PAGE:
An Assessment of Texas Juvenile Intensive Supervision Programs
An Assessment of Texas Juvenile Intensive Supervision Programs This paper identifies effective practices for Juvenile Intensive Supervision Probation (ISP) programs and assesses the extent to which Texas ISP programs use those practices. Effective ISP practices is derived from a review of criminal justice and ISP literature. The effective ISP practices identified in the literature are organized into five categories: mission and goal statements, target population and selection criteria, treatment and control activities, program integrity, and community involvement. Sixty-two juvenile ISP programs are assessed for their use of effective categories. Survey research, and content analysis were used to collect evidence for the assessment. Multiple sources of evidence were used to increase data validity in each case. Out of 83 county ISP programs surveyed 62 responded (eleven were surveyed via the telephone). The assessment found that although the county organizations operating juvenile ISP's varied considerably in terms of size, complexity an available resources, they also have in common several program components and services. The findings showed that departments utilize more control measures (curfews, increased office visits) in implementing ISP programming than treatment oriented interventions (cognitive training, life skills). Over half of the respondent departments stated that a high-risk score is required to be ordered into ISP programming. Specialized staff training for ISP officers was reported by 85% of the responding counties. Finally programs have not implemented community involvement, as the model requires. Juvenile ISP programs must incorporate an evaluation mechanism into their respective ISP programs. ISP's must also venture out into the community and allow for input into ways the community can help effect the lives of juveniles. Further research needs to be done comparing control and treatment mechanisms between ISP and other high-risk probation programming.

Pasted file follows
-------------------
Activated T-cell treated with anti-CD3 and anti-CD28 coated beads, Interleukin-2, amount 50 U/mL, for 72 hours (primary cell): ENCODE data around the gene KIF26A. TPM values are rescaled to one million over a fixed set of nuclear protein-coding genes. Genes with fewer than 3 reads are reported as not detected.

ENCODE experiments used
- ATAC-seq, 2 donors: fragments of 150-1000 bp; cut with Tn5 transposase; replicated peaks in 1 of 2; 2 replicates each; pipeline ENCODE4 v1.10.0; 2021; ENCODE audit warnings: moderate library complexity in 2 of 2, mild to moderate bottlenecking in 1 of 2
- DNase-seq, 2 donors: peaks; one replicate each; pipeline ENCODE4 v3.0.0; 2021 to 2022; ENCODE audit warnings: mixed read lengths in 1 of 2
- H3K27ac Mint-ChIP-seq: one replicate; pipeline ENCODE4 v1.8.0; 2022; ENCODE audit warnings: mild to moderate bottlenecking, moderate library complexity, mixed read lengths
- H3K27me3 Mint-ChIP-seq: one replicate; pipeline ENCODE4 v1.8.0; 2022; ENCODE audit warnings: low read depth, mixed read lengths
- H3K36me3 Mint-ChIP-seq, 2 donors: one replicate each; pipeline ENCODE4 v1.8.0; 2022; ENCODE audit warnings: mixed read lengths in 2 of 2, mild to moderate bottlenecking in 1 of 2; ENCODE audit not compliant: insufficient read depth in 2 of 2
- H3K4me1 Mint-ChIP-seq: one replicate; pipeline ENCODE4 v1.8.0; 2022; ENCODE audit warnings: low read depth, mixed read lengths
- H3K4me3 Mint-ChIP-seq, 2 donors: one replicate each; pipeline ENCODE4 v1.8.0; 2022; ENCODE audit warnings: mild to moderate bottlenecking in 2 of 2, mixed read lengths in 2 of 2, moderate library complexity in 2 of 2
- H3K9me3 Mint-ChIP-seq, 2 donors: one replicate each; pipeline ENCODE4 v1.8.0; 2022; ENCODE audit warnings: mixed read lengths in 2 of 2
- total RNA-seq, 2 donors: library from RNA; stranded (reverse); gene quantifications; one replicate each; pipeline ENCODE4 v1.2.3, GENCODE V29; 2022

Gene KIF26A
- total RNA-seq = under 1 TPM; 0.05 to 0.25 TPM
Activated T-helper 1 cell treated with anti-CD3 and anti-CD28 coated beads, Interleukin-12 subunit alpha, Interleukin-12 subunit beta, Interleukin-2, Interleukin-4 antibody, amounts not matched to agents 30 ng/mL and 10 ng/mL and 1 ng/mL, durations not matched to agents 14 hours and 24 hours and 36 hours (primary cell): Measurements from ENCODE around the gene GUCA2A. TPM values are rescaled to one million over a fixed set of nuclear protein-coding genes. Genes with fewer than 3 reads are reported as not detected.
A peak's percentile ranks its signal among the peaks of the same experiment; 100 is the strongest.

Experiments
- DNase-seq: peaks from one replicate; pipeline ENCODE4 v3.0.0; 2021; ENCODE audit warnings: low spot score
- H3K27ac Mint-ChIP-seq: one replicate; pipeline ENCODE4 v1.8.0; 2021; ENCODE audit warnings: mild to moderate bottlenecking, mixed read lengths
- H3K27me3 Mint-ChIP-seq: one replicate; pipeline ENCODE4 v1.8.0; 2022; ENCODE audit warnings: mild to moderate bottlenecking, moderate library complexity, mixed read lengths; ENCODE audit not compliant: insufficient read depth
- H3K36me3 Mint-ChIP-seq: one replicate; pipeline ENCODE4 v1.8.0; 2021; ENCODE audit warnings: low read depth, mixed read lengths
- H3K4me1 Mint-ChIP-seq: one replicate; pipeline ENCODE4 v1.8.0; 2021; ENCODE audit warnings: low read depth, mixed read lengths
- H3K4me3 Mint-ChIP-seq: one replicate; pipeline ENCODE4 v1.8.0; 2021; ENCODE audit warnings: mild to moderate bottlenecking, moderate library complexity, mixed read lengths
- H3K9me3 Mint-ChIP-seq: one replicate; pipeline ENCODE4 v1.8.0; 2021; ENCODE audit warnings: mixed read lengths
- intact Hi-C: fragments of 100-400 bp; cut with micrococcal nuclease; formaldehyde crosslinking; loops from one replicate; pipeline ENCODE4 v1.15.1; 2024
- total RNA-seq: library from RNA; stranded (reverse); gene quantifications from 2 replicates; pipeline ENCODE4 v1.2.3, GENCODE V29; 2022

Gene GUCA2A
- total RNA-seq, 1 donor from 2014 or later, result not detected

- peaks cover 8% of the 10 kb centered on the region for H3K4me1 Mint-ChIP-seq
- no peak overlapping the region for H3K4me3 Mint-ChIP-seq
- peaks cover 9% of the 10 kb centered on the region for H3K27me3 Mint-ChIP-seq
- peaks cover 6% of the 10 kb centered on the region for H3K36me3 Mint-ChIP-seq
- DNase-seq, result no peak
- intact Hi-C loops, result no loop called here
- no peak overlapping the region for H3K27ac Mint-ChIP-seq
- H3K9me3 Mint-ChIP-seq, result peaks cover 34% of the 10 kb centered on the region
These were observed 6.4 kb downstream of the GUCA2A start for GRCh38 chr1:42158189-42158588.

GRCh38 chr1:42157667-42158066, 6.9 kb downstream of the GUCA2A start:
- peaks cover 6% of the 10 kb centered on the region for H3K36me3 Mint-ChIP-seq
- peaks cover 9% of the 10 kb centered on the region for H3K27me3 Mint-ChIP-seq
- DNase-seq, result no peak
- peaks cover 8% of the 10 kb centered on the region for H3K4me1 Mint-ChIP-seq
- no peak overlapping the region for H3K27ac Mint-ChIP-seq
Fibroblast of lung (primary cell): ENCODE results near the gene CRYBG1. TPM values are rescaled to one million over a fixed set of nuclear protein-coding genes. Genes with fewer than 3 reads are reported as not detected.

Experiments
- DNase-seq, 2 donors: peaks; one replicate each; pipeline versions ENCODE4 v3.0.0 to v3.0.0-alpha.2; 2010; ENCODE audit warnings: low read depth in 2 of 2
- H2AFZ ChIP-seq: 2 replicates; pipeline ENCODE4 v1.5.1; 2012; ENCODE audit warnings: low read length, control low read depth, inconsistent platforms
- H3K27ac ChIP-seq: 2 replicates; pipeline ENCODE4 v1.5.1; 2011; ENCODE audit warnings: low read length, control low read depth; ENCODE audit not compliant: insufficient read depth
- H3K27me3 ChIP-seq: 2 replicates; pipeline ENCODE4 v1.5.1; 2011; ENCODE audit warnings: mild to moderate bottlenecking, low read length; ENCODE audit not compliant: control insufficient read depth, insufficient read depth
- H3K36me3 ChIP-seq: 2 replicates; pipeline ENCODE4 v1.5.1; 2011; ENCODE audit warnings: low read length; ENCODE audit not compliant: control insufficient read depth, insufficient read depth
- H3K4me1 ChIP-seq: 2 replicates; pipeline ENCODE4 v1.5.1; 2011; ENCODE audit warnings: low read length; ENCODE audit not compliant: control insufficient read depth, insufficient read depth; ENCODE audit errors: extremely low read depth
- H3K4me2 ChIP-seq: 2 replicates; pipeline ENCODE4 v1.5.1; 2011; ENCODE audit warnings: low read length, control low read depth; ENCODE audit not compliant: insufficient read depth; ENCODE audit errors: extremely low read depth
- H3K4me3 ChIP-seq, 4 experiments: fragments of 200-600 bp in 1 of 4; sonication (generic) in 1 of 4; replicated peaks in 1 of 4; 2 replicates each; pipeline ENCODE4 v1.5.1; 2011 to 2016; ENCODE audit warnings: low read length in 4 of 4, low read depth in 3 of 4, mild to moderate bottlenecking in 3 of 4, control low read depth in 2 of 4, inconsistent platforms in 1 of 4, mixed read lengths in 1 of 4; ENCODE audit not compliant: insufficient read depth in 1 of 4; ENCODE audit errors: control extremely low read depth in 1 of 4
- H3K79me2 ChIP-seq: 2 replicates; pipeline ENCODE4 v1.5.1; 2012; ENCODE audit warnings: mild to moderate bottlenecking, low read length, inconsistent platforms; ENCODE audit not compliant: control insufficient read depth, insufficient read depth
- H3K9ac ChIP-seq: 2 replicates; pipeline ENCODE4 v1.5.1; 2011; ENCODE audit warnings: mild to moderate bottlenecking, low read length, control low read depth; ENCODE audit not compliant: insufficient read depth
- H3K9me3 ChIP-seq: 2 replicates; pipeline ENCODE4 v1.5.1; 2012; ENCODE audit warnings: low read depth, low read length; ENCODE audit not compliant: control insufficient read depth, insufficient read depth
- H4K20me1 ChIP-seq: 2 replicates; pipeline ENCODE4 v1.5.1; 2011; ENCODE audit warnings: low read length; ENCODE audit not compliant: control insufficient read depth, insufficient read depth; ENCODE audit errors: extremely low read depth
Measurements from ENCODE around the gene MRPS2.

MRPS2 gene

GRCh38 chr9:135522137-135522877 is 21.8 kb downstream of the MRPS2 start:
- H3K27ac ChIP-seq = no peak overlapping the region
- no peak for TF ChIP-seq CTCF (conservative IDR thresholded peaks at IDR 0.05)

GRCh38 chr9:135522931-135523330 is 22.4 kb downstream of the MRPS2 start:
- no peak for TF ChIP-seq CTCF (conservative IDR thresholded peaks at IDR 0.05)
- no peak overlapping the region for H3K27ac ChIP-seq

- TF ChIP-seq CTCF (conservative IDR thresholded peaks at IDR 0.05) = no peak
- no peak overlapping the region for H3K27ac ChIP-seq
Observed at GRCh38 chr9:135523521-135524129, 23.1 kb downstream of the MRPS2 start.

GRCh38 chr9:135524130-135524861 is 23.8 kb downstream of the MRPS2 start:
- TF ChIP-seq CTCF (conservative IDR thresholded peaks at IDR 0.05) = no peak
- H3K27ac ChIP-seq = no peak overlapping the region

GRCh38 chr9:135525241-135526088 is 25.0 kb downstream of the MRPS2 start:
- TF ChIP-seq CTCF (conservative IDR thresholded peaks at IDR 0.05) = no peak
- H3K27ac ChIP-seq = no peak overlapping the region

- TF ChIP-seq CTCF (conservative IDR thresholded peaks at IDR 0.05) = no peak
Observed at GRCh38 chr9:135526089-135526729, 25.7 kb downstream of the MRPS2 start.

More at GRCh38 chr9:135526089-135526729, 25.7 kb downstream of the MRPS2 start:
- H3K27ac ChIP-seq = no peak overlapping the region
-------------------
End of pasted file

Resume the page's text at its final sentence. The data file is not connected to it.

An Applied Research Project Submitted to the Department of Political Science, Texas State University, in Partial Fulfillment for the Requirements for the Degree of Masters of Public Administration, Spring 2002.
Texas, intensive supervision probation, ISP, juvenile programs, Public Administration
Beatty, D. (2002). An assessment of Texas juvenile intensive supervision programs. Masters of Public Administration, Texas State University, San Marcos, TX.